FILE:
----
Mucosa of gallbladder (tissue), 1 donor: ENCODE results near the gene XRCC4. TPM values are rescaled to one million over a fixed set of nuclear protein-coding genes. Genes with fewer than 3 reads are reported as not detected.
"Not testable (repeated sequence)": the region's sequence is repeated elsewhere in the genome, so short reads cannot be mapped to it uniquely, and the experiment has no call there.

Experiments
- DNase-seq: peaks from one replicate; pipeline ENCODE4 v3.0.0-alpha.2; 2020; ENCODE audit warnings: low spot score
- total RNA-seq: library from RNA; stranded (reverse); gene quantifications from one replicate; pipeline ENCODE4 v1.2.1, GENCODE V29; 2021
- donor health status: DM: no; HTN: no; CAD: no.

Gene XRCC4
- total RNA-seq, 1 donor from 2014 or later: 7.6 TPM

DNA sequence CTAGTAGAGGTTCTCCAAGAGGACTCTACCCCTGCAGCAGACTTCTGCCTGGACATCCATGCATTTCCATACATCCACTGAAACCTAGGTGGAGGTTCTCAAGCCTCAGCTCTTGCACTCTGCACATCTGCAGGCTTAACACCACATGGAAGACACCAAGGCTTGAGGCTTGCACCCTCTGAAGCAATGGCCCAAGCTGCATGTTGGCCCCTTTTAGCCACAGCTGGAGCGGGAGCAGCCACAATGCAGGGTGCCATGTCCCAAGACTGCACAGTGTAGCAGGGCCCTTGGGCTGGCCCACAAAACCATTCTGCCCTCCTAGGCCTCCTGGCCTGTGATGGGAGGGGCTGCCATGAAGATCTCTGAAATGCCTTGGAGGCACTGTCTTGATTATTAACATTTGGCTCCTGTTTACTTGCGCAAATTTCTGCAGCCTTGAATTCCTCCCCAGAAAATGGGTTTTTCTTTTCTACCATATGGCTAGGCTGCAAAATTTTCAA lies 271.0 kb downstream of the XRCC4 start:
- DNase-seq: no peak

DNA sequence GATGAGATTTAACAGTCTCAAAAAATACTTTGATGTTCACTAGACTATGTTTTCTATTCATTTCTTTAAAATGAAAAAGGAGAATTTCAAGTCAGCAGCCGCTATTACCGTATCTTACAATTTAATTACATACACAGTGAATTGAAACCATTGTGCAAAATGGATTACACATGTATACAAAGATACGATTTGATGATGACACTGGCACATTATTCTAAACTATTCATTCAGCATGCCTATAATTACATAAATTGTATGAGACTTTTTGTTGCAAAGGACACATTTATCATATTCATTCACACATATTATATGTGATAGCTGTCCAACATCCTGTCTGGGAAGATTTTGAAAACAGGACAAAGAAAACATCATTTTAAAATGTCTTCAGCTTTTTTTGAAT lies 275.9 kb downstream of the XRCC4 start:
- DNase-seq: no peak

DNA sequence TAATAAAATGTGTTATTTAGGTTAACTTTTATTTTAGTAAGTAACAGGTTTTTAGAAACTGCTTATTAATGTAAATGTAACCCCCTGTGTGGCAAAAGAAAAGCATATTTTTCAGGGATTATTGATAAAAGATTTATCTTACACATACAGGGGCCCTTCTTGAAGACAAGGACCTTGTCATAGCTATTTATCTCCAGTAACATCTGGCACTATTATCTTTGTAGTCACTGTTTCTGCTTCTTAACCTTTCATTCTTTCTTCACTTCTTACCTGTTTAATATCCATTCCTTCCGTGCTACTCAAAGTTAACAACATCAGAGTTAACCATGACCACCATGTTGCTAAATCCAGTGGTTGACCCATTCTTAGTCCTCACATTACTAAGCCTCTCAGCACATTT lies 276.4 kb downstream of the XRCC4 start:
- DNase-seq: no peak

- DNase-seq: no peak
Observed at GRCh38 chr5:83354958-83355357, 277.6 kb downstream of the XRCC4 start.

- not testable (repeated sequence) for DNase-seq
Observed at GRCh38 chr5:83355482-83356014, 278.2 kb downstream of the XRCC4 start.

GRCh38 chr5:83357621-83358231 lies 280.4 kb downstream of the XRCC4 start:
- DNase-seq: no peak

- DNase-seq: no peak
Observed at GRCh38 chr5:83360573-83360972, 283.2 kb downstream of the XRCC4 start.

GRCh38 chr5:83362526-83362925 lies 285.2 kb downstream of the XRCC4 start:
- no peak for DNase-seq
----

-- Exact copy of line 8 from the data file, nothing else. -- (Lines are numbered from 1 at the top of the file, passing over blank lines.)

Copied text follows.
- total RNA-seq, 1 donor from 2014 or later: 7.6 TPM